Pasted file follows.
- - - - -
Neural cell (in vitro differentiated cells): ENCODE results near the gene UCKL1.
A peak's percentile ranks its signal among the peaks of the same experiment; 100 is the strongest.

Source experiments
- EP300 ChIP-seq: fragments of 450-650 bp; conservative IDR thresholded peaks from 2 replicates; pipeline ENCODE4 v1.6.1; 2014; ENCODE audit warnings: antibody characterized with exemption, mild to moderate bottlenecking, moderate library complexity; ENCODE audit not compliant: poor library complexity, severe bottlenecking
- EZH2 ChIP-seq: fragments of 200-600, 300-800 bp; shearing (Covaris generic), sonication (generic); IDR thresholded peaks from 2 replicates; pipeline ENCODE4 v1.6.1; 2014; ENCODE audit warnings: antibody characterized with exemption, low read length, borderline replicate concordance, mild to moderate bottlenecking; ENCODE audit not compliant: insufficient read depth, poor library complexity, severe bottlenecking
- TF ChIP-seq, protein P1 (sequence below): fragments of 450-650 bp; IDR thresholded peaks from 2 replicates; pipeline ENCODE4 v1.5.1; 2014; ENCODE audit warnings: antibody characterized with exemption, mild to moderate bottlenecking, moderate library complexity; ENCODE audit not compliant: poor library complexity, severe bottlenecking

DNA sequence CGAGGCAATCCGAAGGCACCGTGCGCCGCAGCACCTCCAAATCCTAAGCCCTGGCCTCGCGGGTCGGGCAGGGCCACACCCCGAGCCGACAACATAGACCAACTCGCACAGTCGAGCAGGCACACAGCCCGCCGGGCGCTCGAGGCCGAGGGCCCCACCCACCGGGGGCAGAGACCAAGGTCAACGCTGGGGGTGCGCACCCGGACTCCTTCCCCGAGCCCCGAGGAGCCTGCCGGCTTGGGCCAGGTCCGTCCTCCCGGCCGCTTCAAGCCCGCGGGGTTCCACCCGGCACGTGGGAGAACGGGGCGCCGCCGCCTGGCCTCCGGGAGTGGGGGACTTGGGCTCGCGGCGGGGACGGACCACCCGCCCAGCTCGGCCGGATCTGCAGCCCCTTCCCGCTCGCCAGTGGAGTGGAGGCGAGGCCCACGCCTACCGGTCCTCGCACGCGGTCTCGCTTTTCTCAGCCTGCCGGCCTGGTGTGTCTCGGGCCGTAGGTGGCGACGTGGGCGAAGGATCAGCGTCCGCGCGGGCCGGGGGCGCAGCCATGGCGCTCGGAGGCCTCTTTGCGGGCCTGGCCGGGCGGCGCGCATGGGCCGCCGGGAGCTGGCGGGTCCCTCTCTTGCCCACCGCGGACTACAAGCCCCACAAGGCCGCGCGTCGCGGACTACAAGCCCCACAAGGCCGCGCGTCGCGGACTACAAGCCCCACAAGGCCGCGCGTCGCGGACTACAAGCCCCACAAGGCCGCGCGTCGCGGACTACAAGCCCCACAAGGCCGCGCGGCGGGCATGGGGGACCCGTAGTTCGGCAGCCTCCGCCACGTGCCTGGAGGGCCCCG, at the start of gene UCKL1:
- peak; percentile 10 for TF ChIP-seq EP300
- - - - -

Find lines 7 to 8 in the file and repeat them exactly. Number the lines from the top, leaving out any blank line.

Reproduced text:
DNA sequence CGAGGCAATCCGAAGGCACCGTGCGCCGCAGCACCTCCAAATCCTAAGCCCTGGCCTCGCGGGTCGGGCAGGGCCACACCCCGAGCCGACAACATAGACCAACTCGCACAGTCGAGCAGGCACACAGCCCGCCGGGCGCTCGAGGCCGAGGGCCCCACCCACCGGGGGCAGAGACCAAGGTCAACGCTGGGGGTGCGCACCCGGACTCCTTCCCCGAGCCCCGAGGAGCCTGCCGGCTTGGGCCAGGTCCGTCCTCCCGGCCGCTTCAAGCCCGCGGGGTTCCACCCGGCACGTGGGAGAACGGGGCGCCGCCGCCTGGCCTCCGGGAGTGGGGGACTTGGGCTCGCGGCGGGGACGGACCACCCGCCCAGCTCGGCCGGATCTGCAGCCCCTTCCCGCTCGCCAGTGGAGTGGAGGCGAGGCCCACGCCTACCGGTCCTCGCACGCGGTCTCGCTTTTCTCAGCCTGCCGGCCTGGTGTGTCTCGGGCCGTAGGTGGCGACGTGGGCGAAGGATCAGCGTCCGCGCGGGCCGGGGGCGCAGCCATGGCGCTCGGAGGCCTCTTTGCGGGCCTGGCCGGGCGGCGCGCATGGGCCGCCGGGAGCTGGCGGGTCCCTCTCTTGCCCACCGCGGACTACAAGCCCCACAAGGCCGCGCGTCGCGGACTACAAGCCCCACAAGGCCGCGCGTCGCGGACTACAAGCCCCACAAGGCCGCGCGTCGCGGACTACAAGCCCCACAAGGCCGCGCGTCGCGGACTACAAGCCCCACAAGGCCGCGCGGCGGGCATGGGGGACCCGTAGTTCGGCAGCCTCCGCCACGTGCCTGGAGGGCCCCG, at the start of gene UCKL1:
- peak; percentile 10 for TF ChIP-seq EP300